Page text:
What Are You Gonna Do When Big Data Comes for You?

Overwhelmed by data sets that drown out insight, some business users feel like they’re down for the count. But hold on; 2012 might be the year when they get a shot at fighting back.


With apologies to Hulk Hogan, it’s a legitimate question. Most companies want to be enlightened by their data; instead, they’re besieged by it.

Part of the problem is that too many companies view big data as a storage issue, i.e., something for the IT department to handle. The IT manager thinks, “My servers are filling up quickly, even though I’ve used virtualization techniques to get more from existing hardware. Now I face the dilemma of buying more servers or renting space in the cloud.” Important considerations, but beside the point for the business user. After all, business users aren’t trying to cram more sweaters into the attic; they’re trying to find something to wear.

The good news is that 2012 might be a turning point for the scourge of big data, with an assist from business intelligence technology. Business intelligence means a lot of things to a lot of people. It was once the exclusive province of data analysis specialists, the pioneering BI vendors who had as many Ph.D.s on staff as they did coders. Now BI has grown up and gone mainstream. Vendors from every corner of the enterprise software market offer BI capabilities in their products, whether that’s supplier relationship management software or manufacturing intelligence or even CRM systems with built-in social analytics and dashboards. And more will do the same in 2012. Couple that with advances in in-memory technology, which serves up business insight at the speed of, well, business, and the tables are really starting to turn.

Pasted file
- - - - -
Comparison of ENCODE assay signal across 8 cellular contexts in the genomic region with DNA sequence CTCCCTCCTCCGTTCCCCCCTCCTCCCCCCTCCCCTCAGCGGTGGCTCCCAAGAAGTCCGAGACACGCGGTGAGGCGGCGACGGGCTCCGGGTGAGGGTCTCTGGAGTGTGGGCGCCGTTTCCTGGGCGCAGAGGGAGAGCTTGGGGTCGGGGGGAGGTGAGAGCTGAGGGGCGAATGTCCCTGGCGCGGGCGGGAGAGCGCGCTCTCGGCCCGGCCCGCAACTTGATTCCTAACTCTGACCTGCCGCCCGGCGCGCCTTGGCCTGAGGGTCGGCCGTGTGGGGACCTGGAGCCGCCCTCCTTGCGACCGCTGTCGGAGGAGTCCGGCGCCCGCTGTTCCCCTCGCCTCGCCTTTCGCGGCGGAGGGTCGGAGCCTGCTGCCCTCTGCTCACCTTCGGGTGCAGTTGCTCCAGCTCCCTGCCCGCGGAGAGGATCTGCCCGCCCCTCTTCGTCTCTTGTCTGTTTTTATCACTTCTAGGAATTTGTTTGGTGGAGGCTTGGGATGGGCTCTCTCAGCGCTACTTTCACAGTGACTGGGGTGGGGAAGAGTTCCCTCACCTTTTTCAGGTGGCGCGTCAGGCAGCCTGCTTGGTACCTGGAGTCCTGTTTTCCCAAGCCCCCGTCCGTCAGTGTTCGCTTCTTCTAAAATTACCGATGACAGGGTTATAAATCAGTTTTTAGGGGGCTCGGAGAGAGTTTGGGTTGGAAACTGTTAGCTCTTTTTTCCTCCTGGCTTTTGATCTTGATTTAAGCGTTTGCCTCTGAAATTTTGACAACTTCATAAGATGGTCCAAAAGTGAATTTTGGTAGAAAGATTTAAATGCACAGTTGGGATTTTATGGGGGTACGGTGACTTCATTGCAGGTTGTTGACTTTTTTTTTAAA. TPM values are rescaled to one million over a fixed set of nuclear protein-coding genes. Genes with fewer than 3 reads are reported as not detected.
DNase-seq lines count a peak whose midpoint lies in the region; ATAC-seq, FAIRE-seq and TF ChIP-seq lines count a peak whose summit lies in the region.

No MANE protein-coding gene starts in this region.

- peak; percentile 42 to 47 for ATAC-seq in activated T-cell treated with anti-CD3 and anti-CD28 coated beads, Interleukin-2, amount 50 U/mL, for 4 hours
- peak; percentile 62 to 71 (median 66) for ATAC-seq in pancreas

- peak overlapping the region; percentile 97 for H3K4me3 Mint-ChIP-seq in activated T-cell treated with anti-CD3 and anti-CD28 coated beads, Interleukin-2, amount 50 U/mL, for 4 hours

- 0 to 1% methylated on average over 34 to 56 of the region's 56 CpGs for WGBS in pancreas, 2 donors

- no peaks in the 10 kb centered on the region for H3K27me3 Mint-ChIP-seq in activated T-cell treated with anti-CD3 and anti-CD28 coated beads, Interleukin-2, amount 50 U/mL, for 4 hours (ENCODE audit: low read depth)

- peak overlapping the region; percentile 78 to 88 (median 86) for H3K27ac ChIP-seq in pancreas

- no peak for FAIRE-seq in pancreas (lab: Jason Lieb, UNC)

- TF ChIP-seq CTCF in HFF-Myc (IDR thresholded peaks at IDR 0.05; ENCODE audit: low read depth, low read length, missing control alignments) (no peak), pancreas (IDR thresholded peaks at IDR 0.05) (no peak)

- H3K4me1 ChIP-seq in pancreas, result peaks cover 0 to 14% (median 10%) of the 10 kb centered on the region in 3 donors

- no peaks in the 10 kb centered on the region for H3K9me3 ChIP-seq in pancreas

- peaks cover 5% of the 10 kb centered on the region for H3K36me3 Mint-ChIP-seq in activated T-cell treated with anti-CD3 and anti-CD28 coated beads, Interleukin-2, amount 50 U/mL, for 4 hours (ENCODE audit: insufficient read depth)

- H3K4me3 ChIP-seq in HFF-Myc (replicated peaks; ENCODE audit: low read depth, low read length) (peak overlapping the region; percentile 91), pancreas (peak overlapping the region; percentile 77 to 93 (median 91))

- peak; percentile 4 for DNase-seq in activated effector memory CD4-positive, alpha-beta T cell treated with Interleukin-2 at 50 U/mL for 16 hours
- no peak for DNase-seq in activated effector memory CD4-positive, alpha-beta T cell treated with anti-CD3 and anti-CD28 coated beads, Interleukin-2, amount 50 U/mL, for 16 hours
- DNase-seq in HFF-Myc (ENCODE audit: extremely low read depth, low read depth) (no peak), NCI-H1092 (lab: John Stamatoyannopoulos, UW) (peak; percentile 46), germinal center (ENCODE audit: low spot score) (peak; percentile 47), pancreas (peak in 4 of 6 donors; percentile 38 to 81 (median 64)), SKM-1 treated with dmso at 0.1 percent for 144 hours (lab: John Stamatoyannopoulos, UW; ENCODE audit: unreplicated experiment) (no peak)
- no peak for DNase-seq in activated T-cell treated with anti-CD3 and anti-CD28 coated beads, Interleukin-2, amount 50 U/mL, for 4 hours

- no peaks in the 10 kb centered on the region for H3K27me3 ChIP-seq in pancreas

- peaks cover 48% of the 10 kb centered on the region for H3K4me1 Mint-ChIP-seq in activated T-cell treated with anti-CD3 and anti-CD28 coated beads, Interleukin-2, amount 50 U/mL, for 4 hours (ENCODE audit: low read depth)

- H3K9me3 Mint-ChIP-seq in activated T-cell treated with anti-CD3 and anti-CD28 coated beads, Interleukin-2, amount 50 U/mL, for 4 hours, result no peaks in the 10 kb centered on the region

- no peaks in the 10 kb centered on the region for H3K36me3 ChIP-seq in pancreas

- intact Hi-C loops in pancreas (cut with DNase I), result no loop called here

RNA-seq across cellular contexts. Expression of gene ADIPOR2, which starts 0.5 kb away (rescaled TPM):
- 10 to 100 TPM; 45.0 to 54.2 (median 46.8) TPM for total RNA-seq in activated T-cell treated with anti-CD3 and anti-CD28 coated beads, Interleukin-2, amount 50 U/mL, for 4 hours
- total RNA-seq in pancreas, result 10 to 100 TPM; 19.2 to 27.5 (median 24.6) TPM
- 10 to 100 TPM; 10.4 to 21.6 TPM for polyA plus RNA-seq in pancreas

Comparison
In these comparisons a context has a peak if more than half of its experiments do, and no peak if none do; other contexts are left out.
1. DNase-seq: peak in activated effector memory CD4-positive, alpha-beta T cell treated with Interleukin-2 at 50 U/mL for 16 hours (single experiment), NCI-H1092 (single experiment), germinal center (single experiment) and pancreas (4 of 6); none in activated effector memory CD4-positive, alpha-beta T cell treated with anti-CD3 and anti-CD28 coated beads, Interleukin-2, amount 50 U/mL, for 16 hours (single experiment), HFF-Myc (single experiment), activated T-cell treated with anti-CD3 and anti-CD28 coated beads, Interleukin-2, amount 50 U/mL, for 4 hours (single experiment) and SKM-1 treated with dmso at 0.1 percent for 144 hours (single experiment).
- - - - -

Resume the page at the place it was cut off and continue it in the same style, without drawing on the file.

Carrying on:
If you want some hope for your battle with big data in 2012, picture Hulk Hogan, prone on the canvas, the referee dropping his hand to test for signs of life. The arm thuds against the mat once, then twice. On the third test the arm comes alive, muscles tensed, vitality coursing through the veins. What are you gonna do, big data…

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